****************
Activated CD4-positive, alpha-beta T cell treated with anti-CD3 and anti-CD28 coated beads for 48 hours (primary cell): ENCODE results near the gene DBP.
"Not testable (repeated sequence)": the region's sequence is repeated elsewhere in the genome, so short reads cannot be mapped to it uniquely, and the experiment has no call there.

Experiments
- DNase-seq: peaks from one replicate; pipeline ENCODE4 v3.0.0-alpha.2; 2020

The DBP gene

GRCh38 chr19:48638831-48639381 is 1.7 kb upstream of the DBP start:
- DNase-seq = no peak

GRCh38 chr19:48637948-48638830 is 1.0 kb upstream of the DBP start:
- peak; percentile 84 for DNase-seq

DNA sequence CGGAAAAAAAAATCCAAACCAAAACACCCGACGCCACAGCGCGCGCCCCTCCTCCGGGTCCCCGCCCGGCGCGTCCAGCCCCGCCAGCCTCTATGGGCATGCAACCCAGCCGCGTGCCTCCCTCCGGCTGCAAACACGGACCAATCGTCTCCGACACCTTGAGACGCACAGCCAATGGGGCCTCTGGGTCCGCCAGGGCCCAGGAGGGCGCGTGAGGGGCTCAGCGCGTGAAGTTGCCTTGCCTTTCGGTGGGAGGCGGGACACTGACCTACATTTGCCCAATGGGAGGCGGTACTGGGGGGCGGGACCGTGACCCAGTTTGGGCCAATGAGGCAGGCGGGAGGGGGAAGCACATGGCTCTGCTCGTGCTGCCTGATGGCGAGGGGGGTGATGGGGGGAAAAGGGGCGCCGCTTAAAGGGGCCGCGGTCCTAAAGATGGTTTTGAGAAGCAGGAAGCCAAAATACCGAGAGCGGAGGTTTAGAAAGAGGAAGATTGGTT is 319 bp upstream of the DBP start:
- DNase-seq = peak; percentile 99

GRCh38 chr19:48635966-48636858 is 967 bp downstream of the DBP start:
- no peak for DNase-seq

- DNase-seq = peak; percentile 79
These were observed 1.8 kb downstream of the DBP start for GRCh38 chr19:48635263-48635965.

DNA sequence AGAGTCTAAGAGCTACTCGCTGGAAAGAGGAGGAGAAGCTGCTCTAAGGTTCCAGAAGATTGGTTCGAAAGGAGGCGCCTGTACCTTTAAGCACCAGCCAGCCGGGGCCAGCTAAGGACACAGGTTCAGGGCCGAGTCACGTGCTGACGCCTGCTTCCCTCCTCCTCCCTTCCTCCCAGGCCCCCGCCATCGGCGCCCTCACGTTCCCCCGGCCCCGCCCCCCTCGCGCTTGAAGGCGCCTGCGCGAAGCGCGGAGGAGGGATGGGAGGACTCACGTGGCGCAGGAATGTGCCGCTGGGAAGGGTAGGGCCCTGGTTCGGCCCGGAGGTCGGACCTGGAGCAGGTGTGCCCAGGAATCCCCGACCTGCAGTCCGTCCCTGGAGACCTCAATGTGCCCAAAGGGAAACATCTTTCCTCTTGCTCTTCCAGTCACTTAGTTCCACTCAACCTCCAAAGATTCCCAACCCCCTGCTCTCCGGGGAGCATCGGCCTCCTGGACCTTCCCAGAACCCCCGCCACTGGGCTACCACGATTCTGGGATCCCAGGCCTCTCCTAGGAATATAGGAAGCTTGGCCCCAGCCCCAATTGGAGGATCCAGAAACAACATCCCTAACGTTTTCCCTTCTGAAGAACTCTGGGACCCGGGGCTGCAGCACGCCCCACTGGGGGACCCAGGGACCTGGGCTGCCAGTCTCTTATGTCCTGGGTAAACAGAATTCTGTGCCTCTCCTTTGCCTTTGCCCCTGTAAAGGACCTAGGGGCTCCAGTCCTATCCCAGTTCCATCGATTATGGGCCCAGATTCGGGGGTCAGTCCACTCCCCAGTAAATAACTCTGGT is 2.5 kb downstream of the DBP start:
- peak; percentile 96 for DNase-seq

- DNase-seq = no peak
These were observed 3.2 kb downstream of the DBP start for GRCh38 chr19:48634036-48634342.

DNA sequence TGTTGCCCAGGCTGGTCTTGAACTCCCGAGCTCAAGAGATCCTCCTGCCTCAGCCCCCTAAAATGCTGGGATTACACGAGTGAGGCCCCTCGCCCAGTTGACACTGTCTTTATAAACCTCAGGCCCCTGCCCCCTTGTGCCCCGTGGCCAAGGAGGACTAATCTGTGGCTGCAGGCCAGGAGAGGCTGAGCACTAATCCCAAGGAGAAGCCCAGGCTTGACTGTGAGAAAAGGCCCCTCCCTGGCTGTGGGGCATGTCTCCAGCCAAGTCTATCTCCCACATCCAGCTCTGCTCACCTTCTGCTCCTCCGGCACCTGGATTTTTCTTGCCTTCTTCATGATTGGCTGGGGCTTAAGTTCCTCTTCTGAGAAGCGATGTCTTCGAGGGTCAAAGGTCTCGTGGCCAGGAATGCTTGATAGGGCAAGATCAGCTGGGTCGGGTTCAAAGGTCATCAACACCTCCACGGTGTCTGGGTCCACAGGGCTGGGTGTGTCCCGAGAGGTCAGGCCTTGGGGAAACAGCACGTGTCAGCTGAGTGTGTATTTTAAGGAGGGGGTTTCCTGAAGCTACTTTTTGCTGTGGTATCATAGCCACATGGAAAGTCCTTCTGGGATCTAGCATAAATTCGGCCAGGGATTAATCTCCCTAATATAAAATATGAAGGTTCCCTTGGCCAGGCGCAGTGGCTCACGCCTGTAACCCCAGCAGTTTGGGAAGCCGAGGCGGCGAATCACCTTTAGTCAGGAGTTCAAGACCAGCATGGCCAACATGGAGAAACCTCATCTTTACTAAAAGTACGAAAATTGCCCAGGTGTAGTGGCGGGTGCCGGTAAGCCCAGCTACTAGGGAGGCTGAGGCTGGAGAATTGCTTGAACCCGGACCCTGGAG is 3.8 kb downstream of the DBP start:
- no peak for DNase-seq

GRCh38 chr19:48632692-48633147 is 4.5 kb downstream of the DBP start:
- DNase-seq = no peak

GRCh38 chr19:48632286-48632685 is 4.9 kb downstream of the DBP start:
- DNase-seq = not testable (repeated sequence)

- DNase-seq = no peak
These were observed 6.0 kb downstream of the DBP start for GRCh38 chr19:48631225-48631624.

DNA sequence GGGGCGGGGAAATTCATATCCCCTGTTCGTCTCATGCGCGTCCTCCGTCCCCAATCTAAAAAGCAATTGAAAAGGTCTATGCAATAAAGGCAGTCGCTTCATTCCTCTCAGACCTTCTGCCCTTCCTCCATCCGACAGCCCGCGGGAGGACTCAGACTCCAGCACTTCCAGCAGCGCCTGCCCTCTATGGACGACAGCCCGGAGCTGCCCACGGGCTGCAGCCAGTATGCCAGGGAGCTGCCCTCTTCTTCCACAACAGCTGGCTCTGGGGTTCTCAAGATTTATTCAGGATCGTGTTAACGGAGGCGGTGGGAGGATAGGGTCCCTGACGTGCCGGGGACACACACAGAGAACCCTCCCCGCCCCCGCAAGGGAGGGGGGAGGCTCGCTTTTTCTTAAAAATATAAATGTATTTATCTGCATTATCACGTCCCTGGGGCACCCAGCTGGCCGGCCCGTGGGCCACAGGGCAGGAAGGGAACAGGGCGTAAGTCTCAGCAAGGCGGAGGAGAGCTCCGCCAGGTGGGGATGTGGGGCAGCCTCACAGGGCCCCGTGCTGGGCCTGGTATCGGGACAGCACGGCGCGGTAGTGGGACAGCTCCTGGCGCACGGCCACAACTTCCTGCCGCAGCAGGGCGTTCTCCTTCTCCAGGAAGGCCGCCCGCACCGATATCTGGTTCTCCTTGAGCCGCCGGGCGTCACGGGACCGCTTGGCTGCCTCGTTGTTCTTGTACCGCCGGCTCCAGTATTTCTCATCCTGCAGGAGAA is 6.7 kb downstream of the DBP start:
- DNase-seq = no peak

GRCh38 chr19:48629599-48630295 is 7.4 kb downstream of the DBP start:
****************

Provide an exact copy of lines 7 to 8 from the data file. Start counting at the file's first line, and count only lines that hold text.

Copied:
- DNase-seq = no peak

GRCh38 chr19:48637948-48638830 is 1.0 kb upstream of the DBP start: